Troy, NY — In 2016, the Curtis R. Priem Experimental Media and Performing Arts Center (EMPAC) at Rensselaer Polytechnic Institute completed construction on a 496-speaker “wave field synthesis” audio array, one of the most extensive and precise systems of its kind in the world. On February 16, 17, and 18, EMPAC music curator Argeo Ascani and audio engineers Todd Vos and Jeff Svatek will present a series of demonstrations introducing audiences to this new immersive sound technology.
Introduction to Wave Field Synthesis will be offered in four sessions between Thursday and Saturday, with attendance limited to 15 participants at each event. Please reserve your ticket in advance.
Wave field synthesis is a spatial audio rendering technique that places virtual sound sources in real space, creating a precise three-dimensional sound field that may be physically explored by the listener. This is accomplished by placing a very large number of very small speakers very close together. EMPAC’s new system is novel in that it can reach into a much higher frequency range than other such systems—the band of human hearing that is most sensitive to sound placement in space. EMPAC’s system is also unique in that it is modular in construction, allowing composers, musicians, and aficionados different geometric configurations for the wave field.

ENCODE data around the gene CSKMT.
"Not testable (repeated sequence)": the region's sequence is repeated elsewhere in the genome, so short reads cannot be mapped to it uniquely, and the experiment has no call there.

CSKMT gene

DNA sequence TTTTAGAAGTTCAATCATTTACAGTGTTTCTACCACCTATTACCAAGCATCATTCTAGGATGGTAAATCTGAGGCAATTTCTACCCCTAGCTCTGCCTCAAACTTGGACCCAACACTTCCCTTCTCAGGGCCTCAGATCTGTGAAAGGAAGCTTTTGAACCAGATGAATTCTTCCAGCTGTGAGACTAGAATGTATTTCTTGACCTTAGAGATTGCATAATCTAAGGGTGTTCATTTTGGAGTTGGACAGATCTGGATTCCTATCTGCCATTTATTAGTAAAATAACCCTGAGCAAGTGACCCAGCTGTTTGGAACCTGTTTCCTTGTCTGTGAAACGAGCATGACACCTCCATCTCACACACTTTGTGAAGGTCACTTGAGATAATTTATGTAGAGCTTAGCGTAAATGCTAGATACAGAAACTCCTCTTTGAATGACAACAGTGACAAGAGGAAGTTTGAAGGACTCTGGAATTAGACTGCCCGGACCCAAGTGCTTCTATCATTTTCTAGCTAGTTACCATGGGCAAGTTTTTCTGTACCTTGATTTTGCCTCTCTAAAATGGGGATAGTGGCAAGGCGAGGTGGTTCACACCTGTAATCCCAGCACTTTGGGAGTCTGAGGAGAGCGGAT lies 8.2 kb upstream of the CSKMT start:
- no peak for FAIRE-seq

Currently, only a handful of such systems exist across the globe, making wave field synthesis an emerging platform for performers of multichannel electronic music. Since its construction, EMPAC’s array has traveled to the AKOUSMA Festival in Montreal for a week of workshops with some of the world’s leading electronic composers, including Hans Tutschku of Harvard. In the coming months and years, the system will be the focal point of a number of EMPAC production residencies meant to generate original work for this extensively multichannel platform.
This workshop will introduce listeners, musicians, and composers to the basic concept of wave field synthesis by demonstrating the system’s capabilities. Ascani, Vos, and Svatek will walk the audience through various acoustic effects, shedding light on the potential wave field holds when compared to traditional audio systems. The presenters will also introduce the basic approach to composing for the system.
During summer 2017, EMPAC will follow up on these introductory seminars by offering a week of intensive workshops, allowing composers a hands-on opportunity to program for the array. More info on these workshops will be announced at empac.rpi.edu.
The Curtis R. Priem Experimental Media and Performing Arts Center (EMPAC) at Rensselaer Polytechnic Institute is where the arts, sciences, and technology interact with and influence each other by using the same facilities and technologies, and by breathing the same air. EMPAC hosts artists and researchers to produce and present new work in a building designed with sophisticated architectural and technical infrastructure. Four exceptional venues and studios enable audiences, artists, and researchers to inquire, experiment, develop, and experience the ever-changing relationship between ourselves, technology, and the worlds we create around us. EMPAC is an icon of the New Polytechnic, a new paradigm for cross-disciplinary research and learning at Rensselaer, the nation’s oldest technological research university.